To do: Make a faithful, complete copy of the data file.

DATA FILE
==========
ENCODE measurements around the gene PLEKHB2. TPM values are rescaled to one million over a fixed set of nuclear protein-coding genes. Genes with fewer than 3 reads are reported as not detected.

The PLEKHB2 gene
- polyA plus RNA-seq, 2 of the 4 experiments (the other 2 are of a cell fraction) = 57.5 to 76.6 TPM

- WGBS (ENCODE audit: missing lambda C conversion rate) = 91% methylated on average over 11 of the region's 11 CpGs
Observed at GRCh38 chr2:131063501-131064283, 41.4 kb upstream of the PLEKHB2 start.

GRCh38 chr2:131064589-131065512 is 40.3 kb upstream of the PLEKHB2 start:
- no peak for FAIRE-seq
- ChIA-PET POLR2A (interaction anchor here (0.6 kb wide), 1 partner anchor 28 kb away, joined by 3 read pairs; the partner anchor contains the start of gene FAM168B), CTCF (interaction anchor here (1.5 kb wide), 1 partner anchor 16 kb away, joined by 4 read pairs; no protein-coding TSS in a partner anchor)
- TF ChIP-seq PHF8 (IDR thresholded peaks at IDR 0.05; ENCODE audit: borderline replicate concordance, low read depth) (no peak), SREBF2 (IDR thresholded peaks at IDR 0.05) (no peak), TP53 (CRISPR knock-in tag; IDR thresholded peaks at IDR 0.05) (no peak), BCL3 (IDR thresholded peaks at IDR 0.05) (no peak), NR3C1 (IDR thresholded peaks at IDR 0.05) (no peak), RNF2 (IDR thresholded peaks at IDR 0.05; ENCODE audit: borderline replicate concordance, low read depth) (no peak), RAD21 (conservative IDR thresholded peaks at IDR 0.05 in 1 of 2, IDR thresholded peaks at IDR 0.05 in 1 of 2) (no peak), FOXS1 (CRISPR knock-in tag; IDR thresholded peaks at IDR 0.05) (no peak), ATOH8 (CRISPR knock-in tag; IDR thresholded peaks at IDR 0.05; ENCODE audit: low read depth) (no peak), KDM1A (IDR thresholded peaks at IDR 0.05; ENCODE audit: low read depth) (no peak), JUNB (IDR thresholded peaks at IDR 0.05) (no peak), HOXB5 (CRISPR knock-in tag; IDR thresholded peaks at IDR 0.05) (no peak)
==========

ENCODE measurements around the gene PLEKHB2. TPM values are rescaled to one million over a fixed set of nuclear protein-coding genes. Genes with fewer than 3 reads are reported as not detected.

The PLEKHB2 gene
- polyA plus RNA-seq, 2 of the 4 experiments (the other 2 are of a cell fraction) = 57.5 to 76.6 TPM

- WGBS (ENCODE audit: missing lambda C conversion rate) = 91% methylated on average over 11 of the region's 11 CpGs
Observed at GRCh38 chr2:131063501-131064283, 41.4 kb upstream of the PLEKHB2 start.

GRCh38 chr2:131064589-131065512 is 40.3 kb upstream of the PLEKHB2 start:
- no peak for FAIRE-seq
- ChIA-PET POLR2A (interaction anchor here (0.6 kb wide), 1 partner anchor 28 kb away, joined by 3 read pairs; the partner anchor contains the start of gene FAM168B), CTCF (interaction anchor here (1.5 kb wide), 1 partner anchor 16 kb away, joined by 4 read pairs; no protein-coding TSS in a partner anchor)
- TF ChIP-seq PHF8 (IDR thresholded peaks at IDR 0.05; ENCODE audit: borderline replicate concordance, low read depth) (no peak), SREBF2 (IDR thresholded peaks at IDR 0.05) (no peak), TP53 (CRISPR knock-in tag; IDR thresholded peaks at IDR 0.05) (no peak), BCL3 (IDR thresholded peaks at IDR 0.05) (no peak), NR3C1 (IDR thresholded peaks at IDR 0.05) (no peak), RNF2 (IDR thresholded peaks at IDR 0.05; ENCODE audit: borderline replicate concordance, low read depth) (no peak), RAD21 (conservative IDR thresholded peaks at IDR 0.05 in 1 of 2, IDR thresholded peaks at IDR 0.05 in 1 of 2) (no peak), FOXS1 (CRISPR knock-in tag; IDR thresholded peaks at IDR 0.05) (no peak), ATOH8 (CRISPR knock-in tag; IDR thresholded peaks at IDR 0.05; ENCODE audit: low read depth) (no peak), KDM1A (IDR thresholded peaks at IDR 0.05; ENCODE audit: low read depth) (no peak), JUNB (IDR thresholded peaks at IDR 0.05) (no peak), HOXB5 (CRISPR knock-in tag; IDR thresholded peaks at IDR 0.05) (no peak)